It’s an ancient story: I did something dumb in haste, forgot about it, and then regretted it at leisure. Fortunately, ANTS Performance Profiler saved me. Hopefully this sordid tale will provide a moral lesson to young programmers everywhere.
Does this scenario sound familiar? The customer needs an infinitely configurable software tool for “programming” manufacturing test equipment and analyzing data. They have infinite needs, but an infinitesimal budget. Anything we do has to fit into a twelve-week development schedule and result in a complex tool that is production-line reliable. Oh, and if we so much as grimace, they’ll offshore the whole thing for 40-50% of our already discounted hourly rate.
We take two weeks out of the development schedule, working late nights and early mornings. By the end of the two weeks, we have:
- a generic XML persister tailored to the project needs,
- a simple programming model – it’s not Turing-complete, but it is pretty powerful, and
- a user interface that enables non-programmers to program with these tools without writing code, making syntax errors, or even realizing they’re programming.
We’re heroes! The customer is happy; within a short time, three separate manufacturing engineers with no programming experience have respectively become the Ada Lovelace, Grace Hopper and John Kemeny of our test-programming environment. Our stuff passes the critical test of any programming tool: the product engineers are inventing uses for the framework we had never anticipated – and the simple programming model accommodates them! Whew. We congratulate ourselves as the framework-development gods we truly are.
The “Uh-Oh” Moment
It’s amazing how quickly yesterday’s heroes can become today’s losers (in this case, er, um, us). A few months later, one of our newly minted test-programming ninjas has created a bazillion programming objects… and it takes more than a minute to load them for editing. We isolate the problem to the XML persister – clever solution component 1, from above. This tool makes heavy use of runtime reflection, everyone’s favorite performance punching-bag. But we see the problem only on loading, not saving, though both use lots of reflection. What’s the difference between them? Indirect construction!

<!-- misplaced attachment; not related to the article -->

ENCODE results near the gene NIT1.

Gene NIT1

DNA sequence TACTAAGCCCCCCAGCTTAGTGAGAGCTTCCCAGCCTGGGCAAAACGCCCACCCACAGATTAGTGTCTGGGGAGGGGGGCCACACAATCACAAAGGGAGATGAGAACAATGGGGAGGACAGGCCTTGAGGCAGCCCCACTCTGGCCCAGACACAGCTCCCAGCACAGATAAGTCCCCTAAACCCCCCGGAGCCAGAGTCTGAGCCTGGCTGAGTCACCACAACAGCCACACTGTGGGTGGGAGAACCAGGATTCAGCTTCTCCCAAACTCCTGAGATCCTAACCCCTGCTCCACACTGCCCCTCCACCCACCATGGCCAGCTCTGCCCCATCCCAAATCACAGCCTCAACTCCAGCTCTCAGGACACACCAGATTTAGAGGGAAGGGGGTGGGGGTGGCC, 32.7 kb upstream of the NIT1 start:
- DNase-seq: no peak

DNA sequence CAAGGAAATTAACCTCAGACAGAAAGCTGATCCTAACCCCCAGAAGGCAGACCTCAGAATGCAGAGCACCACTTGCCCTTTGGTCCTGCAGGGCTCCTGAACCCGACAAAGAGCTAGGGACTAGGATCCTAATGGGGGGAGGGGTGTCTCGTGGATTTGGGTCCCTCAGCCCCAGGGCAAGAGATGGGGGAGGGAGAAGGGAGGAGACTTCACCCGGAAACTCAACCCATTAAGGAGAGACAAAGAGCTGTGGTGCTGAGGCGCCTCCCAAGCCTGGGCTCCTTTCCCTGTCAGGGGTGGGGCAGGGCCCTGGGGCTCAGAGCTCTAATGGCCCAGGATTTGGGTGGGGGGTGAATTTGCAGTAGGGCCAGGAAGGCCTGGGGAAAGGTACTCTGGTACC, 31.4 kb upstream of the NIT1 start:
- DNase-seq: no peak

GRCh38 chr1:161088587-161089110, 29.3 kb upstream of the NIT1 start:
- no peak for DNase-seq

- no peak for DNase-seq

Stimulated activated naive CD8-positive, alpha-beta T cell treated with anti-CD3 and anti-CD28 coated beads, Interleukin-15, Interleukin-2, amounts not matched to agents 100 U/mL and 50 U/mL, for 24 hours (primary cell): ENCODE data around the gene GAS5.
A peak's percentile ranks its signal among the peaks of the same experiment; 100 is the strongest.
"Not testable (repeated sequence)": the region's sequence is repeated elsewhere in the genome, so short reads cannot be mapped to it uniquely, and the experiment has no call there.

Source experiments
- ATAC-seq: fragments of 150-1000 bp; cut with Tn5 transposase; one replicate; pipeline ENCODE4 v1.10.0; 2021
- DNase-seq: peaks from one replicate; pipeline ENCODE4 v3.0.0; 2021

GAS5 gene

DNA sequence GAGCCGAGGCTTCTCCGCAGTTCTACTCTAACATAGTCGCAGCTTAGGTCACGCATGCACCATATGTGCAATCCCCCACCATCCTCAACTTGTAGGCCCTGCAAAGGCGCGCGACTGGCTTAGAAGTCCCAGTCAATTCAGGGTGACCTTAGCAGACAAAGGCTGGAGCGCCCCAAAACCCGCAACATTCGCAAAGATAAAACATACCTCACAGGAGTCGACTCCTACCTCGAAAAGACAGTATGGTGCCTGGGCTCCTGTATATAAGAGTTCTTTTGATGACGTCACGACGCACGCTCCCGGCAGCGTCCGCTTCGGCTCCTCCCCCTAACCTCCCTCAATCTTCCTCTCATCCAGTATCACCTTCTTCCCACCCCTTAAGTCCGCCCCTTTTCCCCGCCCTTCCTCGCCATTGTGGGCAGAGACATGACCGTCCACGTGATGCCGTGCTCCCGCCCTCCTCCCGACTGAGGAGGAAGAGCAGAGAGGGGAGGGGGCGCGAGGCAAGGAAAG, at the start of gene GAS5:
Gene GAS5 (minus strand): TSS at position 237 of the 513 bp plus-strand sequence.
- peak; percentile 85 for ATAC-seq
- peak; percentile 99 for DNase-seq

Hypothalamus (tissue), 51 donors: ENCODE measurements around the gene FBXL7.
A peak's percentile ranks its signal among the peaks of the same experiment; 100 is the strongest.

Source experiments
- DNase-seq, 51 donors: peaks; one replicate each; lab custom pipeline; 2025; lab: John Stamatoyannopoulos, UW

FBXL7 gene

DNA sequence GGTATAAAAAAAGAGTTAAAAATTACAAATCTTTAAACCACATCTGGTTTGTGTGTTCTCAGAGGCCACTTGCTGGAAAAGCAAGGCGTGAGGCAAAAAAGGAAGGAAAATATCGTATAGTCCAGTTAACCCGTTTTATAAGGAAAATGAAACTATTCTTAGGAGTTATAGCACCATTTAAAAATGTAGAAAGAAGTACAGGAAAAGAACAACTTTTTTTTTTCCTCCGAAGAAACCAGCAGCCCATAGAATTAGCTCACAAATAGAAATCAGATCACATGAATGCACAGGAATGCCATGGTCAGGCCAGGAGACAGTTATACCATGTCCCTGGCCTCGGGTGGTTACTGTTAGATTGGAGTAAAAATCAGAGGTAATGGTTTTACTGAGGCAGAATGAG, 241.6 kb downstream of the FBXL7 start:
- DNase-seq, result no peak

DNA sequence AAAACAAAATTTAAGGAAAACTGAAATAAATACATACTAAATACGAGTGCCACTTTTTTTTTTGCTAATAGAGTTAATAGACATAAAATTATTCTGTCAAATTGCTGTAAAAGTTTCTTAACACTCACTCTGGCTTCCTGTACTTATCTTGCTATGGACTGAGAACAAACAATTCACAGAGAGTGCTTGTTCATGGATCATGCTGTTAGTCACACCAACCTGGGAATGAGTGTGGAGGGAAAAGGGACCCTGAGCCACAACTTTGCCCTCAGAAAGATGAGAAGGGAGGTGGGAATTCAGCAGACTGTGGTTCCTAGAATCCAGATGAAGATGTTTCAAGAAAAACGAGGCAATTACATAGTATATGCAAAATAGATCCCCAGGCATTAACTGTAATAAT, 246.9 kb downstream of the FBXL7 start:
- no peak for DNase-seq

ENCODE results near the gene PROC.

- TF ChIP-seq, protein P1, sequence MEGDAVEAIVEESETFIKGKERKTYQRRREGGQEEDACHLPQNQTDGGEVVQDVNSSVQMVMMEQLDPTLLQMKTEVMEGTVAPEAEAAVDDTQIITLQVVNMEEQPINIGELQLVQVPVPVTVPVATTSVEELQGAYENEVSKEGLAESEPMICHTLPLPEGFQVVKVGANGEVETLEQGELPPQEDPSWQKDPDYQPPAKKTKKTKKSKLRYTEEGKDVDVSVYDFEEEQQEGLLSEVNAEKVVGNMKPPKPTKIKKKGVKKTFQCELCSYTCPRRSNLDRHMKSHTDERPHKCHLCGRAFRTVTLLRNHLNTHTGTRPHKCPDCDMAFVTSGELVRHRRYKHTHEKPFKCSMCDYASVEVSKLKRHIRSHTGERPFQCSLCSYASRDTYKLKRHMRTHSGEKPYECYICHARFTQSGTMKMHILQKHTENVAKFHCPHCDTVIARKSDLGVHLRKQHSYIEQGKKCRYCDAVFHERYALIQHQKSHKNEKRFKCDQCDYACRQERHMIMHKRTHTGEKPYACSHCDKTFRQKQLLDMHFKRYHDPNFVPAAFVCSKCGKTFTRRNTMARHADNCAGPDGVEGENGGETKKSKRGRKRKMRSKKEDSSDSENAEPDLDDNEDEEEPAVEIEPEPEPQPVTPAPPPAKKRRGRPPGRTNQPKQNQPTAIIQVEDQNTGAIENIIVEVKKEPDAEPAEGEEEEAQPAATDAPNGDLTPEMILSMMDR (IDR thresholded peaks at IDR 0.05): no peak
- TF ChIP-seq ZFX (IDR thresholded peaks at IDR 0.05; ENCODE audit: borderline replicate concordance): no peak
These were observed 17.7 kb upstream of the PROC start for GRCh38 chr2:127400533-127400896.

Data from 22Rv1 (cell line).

An experiment establishes that ConstructorInfo.Invoke() takes 60-100x longer than calling a constructor directly. Certain that we have a culprit, we start designing a solution that will require big changes to the framework infrastructure. The seat of my pants tells me that this is a couple weeks’ effort, and should improve performance by 50%, maybe more. It’ll still be too slow, but it’ll be better, and maybe someday we can convince the customer to spring for a 12-week rewrite using System.Reflection.Emit. Sure.
Resolution (In Which I Air A Shameful Secret)
One day, while wondering how I’m going to broach this with the customer, I decide to download ANTS Profiler, so I can have some quantitative data to support my decision. The download and install are quick and painless, so I jump right in and run the executable inside the profiler. The “Hot” tree pops up. I drill down a few times. This is cool! Then, I can’t believe my eyes.
ANTS is fixated on this one trivial line which, it says, accounts for 86% of the time used by Program.Main():
This can’t possibly be true. Granted, it’s a stupid mistake, but it can’t possibly be accounting for this abysmal performance. But, what the heck, let’s try it. In two minutes, I implement the obvious fix:
I rebuild and run and, holding my breath, I click Edit: The editor pops up with an imperceptible delay. I literally feel dizzy. (Here’s James Musson’s excellent article discussing the issue behind my mistake)
We have just achieved a 120x speedup in fifteen minutes — including ANTS download and installation! Best of all, we’ve avoided two weeks of difficult, risky development. The bad news: I’m so embarrassed; ANTS has caught me in the ultimate newbie mistake! I wish I could blame this on Andrew, our junior associate just out of college, but even he says “I’d never do that!”.
In my defense, I probably wrote that code while sleep deprived, and figured I’d go back and fix it later if we ever got this “proof of concept” working. Perhaps there’s a lesson in this story.
The main lesson I choose to take away is this: use a profiler! I’ve been at the software game for a long time, but it’s easy to do something silly in Rapid Prototyping Mode, lose track of possible consequences when my attention moves elsewhere, and then end up with a hidden “performance time bomb”. I have always been hesitant to consider a commercial profiler – our customers have no extra money, our margins are tiny, our discretionary budget tinier, and the Red Gate tools are justifiably pricey. But, that said, now I’m sold. I can’t wait to start refining our stuff using these tools.
Next time, ANTS will help me catch mistakes like these before they cause my customers hours of aggravation.